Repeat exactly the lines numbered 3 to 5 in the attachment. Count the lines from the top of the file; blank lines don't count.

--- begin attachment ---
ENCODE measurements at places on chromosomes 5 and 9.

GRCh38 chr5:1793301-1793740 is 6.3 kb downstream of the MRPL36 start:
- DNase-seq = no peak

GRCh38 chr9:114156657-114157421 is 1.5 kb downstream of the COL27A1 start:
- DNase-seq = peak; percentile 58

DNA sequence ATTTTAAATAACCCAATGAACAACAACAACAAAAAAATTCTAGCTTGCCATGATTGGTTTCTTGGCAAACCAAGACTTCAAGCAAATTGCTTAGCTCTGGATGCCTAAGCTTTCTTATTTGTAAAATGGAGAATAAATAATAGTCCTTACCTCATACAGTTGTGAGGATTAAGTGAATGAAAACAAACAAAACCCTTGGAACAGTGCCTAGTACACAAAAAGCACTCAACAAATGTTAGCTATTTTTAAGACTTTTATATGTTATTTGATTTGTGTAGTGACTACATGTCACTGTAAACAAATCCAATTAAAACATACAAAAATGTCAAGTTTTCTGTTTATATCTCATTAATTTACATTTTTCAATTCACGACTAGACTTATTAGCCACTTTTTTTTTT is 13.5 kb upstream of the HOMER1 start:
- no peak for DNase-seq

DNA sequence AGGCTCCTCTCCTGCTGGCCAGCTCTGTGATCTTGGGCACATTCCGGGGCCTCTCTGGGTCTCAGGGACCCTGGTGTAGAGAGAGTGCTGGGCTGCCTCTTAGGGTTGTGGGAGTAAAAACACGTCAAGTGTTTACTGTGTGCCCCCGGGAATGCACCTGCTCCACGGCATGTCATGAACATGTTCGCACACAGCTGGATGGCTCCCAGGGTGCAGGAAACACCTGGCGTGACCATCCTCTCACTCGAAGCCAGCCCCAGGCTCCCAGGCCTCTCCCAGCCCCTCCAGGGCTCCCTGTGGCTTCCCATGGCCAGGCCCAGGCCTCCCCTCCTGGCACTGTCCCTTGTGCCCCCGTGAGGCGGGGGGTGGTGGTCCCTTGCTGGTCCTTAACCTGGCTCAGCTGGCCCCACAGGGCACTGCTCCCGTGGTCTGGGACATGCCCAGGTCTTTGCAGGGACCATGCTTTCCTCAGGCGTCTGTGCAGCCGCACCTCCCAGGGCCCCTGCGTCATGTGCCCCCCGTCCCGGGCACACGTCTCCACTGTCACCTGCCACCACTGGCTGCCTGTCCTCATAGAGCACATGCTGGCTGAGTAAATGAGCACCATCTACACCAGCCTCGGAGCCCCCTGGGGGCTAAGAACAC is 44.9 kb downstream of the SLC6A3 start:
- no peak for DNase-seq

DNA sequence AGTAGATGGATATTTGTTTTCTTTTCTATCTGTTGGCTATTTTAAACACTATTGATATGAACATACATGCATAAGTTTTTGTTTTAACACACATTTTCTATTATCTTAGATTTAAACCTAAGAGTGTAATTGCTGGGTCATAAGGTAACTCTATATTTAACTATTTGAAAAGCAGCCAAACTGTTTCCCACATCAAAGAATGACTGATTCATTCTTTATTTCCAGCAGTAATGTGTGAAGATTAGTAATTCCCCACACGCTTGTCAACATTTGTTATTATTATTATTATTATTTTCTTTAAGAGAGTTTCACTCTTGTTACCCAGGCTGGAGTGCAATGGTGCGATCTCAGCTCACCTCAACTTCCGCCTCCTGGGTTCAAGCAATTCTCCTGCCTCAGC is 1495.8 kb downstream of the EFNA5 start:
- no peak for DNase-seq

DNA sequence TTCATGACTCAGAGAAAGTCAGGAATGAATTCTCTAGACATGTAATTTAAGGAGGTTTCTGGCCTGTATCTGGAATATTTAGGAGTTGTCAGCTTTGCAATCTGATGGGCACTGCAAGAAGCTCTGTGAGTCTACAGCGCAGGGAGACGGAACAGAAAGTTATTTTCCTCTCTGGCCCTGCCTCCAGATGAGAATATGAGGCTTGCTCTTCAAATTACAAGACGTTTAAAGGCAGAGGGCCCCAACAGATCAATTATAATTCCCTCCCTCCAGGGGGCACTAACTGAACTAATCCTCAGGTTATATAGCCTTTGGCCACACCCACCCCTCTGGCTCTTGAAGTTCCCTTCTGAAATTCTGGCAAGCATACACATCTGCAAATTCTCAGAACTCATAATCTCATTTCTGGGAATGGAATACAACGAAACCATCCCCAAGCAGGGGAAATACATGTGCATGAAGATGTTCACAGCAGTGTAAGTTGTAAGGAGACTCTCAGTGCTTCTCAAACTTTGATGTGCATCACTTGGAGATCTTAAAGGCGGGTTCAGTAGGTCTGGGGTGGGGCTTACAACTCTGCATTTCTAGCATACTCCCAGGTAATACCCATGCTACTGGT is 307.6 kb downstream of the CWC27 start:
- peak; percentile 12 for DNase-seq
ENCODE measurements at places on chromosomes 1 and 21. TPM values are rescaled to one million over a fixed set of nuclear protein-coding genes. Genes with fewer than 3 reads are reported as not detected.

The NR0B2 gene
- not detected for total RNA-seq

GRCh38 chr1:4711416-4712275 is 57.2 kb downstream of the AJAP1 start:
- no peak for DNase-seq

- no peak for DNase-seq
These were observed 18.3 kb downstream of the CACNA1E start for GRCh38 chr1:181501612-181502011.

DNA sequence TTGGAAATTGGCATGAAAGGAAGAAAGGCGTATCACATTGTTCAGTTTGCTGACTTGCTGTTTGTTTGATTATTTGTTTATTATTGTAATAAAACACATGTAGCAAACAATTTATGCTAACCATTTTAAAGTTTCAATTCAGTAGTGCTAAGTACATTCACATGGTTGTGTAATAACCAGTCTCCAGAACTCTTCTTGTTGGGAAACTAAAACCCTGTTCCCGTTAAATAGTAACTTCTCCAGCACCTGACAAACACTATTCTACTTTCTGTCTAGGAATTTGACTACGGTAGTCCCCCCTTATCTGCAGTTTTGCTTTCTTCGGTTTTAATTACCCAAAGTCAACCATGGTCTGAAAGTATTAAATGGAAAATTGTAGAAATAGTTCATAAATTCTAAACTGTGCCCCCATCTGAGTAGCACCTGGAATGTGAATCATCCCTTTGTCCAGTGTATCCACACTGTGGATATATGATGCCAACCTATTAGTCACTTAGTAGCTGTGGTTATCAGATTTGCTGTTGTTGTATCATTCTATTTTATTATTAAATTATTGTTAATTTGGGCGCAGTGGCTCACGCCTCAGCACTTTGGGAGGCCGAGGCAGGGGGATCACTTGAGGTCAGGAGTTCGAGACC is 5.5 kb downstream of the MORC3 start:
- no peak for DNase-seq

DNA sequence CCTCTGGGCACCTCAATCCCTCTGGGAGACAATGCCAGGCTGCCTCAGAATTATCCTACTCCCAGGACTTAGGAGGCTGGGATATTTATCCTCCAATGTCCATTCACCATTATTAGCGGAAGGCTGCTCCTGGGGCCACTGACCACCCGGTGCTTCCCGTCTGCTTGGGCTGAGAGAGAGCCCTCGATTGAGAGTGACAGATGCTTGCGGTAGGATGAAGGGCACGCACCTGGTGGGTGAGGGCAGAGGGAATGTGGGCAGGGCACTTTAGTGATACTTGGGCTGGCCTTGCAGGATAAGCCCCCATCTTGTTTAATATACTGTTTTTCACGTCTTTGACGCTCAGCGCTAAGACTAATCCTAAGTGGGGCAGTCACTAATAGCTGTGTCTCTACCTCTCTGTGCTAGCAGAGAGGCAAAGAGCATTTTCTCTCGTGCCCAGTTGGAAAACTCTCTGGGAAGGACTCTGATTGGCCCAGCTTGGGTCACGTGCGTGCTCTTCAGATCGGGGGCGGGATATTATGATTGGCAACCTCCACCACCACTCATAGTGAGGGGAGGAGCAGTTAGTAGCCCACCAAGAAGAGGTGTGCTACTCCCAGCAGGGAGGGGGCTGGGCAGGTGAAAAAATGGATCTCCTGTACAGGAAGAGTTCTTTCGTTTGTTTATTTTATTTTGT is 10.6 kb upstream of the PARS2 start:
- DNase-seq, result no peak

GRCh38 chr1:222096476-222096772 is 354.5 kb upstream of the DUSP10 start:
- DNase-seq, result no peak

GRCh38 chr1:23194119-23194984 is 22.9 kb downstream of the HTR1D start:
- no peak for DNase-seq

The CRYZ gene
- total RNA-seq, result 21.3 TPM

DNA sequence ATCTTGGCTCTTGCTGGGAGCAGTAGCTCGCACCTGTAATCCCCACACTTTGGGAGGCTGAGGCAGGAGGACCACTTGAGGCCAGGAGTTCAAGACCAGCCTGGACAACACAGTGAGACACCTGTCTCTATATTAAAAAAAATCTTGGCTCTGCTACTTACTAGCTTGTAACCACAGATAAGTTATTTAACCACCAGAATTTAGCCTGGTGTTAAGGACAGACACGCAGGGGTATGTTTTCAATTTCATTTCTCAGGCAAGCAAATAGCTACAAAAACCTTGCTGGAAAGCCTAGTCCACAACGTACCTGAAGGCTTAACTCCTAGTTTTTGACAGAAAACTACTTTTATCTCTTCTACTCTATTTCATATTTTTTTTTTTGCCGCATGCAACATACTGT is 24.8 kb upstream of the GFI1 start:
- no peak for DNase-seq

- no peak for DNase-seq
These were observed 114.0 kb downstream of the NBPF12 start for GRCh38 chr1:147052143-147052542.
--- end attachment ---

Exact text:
- DNase-seq = no peak

GRCh38 chr9:114156657-114157421 is 1.5 kb downstream of the COL27A1 start:
- DNase-seq = peak; percentile 58